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kottke.org posts about Matt Ridley

Here’s what’s wrong with the “relax, the world is better than ever” arguments

posted by Jason Kottke   Jul 28, 2017

In recent years, commentators like Max Roser, Steven Pinker, Nicholas Kristof, and Matt Ridley have argued contrary to the prevailing mood that our world increasingly resembles a dumpster fire, things have actually never been better. Here’s Kristof for instance arguing that 2017 will likely be the best year in the history of the world:

Every day, an average of about a quarter-million people worldwide graduate from extreme poverty, according to World Bank figures.

Or if you need more of a blast of good news, consider this: Just since 1990, more than 100 million children’s lives have been saved through vaccinations, breast-feeding promotion, diarrhea treatment and more. If just about the worst thing that can happen is for a parent to lose a child, that’s only half as likely today as in 1990.

In a long piece for The Guardian, Oliver Burkeman does not dispute that the world’s population is better off than it was 200 years by any number of metrics. But he does argue that this presumably bias-free examination of the facts is also a political argument with several implications and assumptions.

But the New Optimists aren’t primarily interested in persuading us that human life involves a lot less suffering than it did a few hundred years ago. (Even if you’re a card-carrying pessimist, you probably didn’t need convincing of that fact.) Nestled inside that essentially indisputable claim, there are several more controversial implications. For example: that since things have so clearly been improving, we have good reason to assume they will continue to improve. And further — though this is a claim only sometimes made explicit in the work of the New Optimists — that whatever we’ve been doing these past decades, it’s clearly working, and so the political and economic arrangements that have brought us here are the ones we ought to stick with. Optimism, after all, means more than just believing that things aren’t as bad as you imagined: it means having justified confidence that they will be getting even better soon.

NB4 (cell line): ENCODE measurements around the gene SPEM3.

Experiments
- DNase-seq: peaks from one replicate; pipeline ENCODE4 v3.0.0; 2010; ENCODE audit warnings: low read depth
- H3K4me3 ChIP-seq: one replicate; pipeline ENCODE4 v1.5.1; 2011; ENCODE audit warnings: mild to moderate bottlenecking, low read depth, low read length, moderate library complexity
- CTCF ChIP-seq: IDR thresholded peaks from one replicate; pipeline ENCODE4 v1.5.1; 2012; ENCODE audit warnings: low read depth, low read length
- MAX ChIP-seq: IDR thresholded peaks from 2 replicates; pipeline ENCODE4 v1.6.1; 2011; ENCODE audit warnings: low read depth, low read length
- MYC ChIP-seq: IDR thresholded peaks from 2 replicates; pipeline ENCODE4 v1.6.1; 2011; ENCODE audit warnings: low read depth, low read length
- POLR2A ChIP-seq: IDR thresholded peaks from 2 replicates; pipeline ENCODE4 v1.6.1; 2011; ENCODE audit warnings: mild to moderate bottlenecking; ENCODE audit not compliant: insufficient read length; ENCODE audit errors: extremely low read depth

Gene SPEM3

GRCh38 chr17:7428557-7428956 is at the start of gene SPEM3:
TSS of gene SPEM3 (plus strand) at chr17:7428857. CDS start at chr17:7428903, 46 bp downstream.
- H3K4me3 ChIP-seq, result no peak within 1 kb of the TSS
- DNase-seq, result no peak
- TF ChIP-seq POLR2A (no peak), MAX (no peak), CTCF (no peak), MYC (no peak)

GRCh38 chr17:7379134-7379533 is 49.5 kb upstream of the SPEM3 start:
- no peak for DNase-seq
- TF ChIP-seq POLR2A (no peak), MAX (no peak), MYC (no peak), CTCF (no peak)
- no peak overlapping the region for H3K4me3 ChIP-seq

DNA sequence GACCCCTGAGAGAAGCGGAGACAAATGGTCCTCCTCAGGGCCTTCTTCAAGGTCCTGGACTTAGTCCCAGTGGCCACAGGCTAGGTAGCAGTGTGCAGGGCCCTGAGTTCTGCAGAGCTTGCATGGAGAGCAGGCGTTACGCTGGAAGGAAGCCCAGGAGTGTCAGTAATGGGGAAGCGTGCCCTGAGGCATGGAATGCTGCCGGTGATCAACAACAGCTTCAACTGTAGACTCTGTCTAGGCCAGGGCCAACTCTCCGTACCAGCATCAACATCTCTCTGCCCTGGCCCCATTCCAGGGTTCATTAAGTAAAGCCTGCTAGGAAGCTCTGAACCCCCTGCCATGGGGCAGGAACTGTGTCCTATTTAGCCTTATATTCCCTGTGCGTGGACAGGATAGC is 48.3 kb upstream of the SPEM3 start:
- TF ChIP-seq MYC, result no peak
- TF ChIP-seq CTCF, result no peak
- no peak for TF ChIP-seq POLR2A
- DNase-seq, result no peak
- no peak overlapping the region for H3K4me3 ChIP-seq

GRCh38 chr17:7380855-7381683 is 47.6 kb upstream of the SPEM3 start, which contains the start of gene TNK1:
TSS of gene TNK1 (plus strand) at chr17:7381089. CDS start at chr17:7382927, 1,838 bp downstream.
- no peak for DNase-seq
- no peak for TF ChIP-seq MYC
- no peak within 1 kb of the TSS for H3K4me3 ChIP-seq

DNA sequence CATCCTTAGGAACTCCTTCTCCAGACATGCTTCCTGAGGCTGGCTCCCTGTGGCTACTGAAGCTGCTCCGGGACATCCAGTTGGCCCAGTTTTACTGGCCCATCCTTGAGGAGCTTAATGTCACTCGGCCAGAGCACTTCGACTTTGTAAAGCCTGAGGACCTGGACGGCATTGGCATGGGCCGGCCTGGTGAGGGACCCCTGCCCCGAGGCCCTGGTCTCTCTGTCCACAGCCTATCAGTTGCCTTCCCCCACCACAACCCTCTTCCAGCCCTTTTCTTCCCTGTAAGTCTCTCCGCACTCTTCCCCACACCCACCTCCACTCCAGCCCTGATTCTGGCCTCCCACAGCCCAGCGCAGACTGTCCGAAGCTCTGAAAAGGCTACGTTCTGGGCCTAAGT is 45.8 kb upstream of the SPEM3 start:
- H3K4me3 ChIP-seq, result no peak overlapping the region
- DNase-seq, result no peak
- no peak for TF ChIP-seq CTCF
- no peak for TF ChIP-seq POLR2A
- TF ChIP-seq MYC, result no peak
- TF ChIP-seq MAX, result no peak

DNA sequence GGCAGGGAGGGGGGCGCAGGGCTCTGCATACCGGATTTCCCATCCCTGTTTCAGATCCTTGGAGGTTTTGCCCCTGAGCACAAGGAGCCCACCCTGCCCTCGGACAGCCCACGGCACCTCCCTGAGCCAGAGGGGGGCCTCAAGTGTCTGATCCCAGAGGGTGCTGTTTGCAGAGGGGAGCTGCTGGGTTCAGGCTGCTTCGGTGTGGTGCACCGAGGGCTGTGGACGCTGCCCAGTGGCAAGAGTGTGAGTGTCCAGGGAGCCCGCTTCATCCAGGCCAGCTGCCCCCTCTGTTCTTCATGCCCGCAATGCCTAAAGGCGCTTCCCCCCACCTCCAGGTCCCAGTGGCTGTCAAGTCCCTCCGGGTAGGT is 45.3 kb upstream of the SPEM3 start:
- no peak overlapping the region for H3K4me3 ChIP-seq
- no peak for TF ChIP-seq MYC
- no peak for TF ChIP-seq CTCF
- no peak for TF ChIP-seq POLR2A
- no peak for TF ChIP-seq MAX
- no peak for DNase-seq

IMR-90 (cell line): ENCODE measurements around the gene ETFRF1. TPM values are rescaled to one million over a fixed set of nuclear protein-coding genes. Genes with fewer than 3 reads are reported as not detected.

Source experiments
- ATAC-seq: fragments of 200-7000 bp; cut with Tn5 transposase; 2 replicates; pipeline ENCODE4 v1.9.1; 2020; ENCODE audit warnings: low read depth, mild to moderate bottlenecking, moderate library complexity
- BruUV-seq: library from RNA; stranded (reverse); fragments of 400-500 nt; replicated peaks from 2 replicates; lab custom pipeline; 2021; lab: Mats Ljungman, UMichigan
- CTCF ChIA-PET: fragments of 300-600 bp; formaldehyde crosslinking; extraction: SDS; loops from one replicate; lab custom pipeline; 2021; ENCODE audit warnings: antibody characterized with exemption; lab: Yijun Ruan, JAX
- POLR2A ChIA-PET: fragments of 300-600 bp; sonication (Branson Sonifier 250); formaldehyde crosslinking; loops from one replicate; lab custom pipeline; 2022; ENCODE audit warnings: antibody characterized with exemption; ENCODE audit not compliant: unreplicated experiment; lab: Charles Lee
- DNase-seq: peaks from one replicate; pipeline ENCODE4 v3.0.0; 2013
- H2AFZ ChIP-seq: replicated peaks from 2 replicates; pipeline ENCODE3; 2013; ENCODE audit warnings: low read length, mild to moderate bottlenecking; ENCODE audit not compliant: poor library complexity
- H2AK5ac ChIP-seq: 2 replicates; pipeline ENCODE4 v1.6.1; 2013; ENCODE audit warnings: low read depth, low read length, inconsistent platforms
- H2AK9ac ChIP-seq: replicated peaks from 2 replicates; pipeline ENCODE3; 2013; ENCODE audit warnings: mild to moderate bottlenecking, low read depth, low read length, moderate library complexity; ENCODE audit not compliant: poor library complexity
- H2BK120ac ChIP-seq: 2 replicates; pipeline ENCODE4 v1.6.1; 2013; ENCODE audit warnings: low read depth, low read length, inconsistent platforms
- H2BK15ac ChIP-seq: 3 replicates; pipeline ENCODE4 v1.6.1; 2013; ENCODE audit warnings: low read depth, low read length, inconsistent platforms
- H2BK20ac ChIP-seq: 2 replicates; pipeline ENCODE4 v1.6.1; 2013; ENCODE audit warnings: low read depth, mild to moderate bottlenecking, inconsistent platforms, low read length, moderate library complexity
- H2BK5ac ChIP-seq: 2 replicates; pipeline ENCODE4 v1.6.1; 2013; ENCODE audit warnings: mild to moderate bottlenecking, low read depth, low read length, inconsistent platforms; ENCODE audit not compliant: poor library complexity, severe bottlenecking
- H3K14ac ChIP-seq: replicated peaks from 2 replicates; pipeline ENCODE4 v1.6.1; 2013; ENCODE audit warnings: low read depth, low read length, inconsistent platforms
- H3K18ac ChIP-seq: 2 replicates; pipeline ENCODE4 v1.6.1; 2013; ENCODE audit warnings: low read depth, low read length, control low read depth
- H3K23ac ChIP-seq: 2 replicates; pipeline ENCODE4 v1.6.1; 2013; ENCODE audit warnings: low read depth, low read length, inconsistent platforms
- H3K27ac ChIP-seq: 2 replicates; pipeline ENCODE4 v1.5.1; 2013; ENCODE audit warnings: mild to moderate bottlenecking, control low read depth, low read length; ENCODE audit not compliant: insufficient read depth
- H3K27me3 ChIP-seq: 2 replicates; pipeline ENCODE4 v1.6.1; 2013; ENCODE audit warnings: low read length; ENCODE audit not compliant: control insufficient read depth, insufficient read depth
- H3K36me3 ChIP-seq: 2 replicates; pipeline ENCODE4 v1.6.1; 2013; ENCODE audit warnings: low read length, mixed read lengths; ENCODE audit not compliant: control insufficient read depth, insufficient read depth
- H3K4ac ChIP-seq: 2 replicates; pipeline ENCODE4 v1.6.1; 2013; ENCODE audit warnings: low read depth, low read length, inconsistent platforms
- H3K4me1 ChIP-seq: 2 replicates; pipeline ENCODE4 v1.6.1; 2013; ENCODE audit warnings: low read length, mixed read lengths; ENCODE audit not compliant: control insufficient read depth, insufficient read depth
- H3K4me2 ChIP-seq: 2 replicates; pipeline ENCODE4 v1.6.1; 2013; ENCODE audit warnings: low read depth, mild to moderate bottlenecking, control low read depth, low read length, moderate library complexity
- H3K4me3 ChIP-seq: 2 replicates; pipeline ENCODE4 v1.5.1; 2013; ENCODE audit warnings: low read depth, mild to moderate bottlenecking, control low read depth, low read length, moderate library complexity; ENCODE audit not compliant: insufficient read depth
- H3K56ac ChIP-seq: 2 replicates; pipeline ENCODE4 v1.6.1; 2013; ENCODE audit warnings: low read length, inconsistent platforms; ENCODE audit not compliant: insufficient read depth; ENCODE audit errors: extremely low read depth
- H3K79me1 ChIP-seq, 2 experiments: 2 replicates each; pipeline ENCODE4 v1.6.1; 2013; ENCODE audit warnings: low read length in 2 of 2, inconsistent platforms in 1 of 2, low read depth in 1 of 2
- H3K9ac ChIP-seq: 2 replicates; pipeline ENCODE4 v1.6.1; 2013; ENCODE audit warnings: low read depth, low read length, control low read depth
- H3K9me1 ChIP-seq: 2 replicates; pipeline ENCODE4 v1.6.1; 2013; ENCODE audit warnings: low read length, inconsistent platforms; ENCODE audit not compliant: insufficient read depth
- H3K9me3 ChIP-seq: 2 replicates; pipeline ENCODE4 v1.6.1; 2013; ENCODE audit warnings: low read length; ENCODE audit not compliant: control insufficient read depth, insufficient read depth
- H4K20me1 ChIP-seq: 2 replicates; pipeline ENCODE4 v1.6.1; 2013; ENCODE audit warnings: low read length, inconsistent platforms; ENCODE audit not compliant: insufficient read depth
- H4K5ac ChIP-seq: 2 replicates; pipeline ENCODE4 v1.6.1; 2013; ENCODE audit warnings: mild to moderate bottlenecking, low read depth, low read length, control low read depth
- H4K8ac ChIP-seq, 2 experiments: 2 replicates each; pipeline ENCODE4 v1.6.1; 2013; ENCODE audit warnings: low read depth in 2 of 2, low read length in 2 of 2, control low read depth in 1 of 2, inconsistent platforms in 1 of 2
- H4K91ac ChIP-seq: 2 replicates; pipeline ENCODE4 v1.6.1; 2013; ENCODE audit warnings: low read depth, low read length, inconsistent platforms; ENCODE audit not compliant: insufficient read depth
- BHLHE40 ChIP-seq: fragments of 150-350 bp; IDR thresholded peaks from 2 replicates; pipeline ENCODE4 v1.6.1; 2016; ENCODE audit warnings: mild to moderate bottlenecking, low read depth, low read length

What things are like right now are the result of past actions. But the world to come is the result of what’s happening right now and what will happen in the next few years. Momentum (mass times velocity) is a powerful thing in a big world, but it’s not everything. It’s a bit like saying “ok, we’ve got the car up to speed” then letting up on the gas and expecting to continue to accelerate.

The New Optimists “describe a world in which human agency doesn’t seem to matter, because there are these evolved forces that are moving us in the right direction,” Runciman says. “But human agency does still matter… human beings still have the capacity to mess it all up. And it may be that our capacity to mess it up is growing.”

And just because things are good now doesn’t mean they couldn’t be better or start heading in the other direction soon.

But after steeping yourself in their work, you begin to wonder if all their upbeat factoids really do speak for themselves. For a start, why assume that the correct comparison to be making is the one between the world as it was, say, 200 years ago, and the world as it is today? You might argue that comparing the present with the past is stacking the deck. Of course things are better than they were. But they’re surely nowhere near as good as they ought to be. To pick some obvious examples, humanity indisputably has the capacity to eliminate extreme poverty, end famines, or radically reduce human damage to the climate. But we’ve done none of these, and the fact that things aren’t as terrible as they were in 1800 is arguably beside the point.

Read the whole thing…it’s a solid defense against a sentiment I find increasingly irksome.

The hockey stick climate change graph

posted by Jason Kottke   Mar 16, 2010

In a review in Prospect, Matt Ridley, who is no slouch as a science writer himself, calls Andrew Montford’s The Hockey Stick Illusion “one of the best science books in years”. Pretty high praise for what Ridley also calls “the biography of a graph”. Specifically, this graph:

Hockey stick climate graph

You may have seen it in An Inconvenient Truth in this form. The graph shows the dramatic rise in temperature in the northern hemisphere over the past 100 years caused, presumably, by humans. But as Montford details in his book, the graph is incorrect.

[The author] had standardised the data by “short-centering” them — essentially subtracting them from a 20th century average rather than an average of the whole period. This meant that the principal component analysis “mined” the data for anything with a 20th century uptick, and gave it vastly more weight than data indicating, say, a medieval warm spell.

Talk about an inconvenient truth.

Update: As expected, ye olde inbox is humming on this one. Here are a few places to look for the other other side of the story: Real Climate, Climate Progress (2, 3), New Scientist, and RealClimate. (thx, reed, barath, aaron)